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  • Mental Transition Between Seasons

    December 20, 2016 3 min read

    After a season ends, a mixture of emotions can come up for athletes. Depending on the outcome of the season compared to the team and individual goals, an athlete may feel satisfaction mixed in with remorse and regret for what could have been. It is important to allow some time for reflection and closure to the last chapter in any ones water polo career. However, there needs to be a time limit to how long the athletes and teams are allowed to reflect before they start to turn to the next tournament, season, or phase of training. The time limit should be long enough to allow the emotions of the final result to process what they did well and what they want to improve on before jumping into the next chapter. If you want to become the best you can become, you need to develop systematic process for continual learning and growth in your sport. However, you also need to allow time to experience human emotion so as not suppress what you are experiencing in the here and now.

    Below are first some ideas of mental exercise practices to use during the reflection and learning phase after you have finished followed by some mental exercises to use as you plan for the next.

    Reflection/Learn Phase

    • Journaling: strongly encouraged as an ongoing practice to journal key take-aways after practice and games and then read back through season long journal entries to look for trends in thought and play.
    • Gratitude expression: adopt as a daily practice to start to build an attitude of appreciation and direct your focus on the opportunities you have to excel.
    • Video highlight watching: create a highlight reel of the season and your career to remind you of what you and your team have accomplished. Also important to look for the technical and tactical skills that help you succeed so that they can be repeated
    • Goal review and evaluation: review your progress toward the goals you set at the beginning of the season and evaluate their motivational value as well as the accuracy so that you can adjust your starting point for next season.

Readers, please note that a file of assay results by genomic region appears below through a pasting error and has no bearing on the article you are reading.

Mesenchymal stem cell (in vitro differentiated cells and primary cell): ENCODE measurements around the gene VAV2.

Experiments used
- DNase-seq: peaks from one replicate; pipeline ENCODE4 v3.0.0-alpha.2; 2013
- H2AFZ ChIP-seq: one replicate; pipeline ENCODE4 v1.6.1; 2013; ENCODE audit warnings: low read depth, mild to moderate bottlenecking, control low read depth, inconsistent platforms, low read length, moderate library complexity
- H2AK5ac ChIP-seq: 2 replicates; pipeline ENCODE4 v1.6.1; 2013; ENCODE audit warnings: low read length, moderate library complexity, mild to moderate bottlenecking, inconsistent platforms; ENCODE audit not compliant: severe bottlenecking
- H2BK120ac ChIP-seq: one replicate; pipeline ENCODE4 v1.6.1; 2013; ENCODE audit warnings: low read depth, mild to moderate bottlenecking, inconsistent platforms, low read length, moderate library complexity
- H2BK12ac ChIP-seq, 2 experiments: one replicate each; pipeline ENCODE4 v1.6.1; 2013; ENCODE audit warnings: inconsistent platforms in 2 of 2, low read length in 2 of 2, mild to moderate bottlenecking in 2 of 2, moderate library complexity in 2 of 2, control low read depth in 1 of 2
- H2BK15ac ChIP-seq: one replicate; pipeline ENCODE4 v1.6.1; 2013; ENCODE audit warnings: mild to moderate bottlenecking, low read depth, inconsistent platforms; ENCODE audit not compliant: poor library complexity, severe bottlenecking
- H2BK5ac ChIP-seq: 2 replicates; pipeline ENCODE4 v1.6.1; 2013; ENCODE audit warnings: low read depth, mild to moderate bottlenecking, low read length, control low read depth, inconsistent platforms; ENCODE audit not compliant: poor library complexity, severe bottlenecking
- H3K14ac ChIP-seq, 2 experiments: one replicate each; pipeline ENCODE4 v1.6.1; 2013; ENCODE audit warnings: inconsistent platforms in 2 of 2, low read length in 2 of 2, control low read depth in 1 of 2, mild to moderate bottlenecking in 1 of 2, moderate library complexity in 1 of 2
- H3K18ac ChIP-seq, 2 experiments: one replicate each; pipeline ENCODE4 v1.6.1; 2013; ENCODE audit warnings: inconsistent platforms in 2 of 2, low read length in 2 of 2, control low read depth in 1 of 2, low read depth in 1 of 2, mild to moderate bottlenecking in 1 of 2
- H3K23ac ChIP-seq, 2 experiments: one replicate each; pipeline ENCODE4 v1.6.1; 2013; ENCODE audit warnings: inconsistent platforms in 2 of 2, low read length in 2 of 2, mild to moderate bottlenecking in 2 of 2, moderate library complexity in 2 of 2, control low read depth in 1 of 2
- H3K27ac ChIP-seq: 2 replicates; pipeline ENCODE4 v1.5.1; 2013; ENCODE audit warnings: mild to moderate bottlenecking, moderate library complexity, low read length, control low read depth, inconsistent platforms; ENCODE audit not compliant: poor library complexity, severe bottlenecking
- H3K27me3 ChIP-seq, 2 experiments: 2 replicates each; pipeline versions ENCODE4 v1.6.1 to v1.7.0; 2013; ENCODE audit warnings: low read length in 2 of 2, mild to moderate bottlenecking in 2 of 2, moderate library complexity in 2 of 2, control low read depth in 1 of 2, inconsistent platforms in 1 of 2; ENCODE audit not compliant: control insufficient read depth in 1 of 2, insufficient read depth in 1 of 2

• Coach and teammate reflection/feedback: encourage others on your support team to provide open and honest feedback from their perspective of your performance.

    Plan Phase

    • Key qualities and team values for success: take some time to brainstorm what it will take to create a mindset and a culture of excellence moving forward. Look for examples in other athletes and teams that you would like to replicate and use those ideas to create your own unique language and terminology.
    • Goal setting strategies: Develop a goal setting practice starting with the ultimate goal you would like to achieve and some key outcomes that would be a major part of it. Then take some time to decide the performance improvement steps as well as process oriented steps that would help you know you are on the correct path. It helps to follow a SMART goal setting format when establishing these goals.
    • Leadership strategies: Consider how you can elevate the play of those around you and influence them in a positive way so as to help them realize new levels of potential. Consider how you can lead by example as well as lead vocally in ways that are aligned with the values and goals you have set.
    • Imagery practices: imagine yourself accomplishing you goals on a daily basis with as much vivid detail as possible. Think of this as daily mental training where you are strengthening your mental mind muscles.
    • Vicarious learning: take time to watch video of other water polo athletes you deem to have similar skill sets to those you aspire to achieve. It’s important to take what you see and adapt it into your own style while taking appropriate steps during practice that stretch you slightly outside of your comfort zone.
    All of these exercises can be facilitated by a coach but the ideal owner of the activity should be the athletes in order to develop a strong sense of autonomy in their progress. Remember that failure and mistakes are all a part of growth. It’s not a matter of the times you fall short or make mistakes but more importantly how often and how quickly you bounce back and continue to persevere toward one very long term goal.

    *Please contact Brian Alexander if you would like some mental skills coaching to help you or your teams tap into their performance potential.

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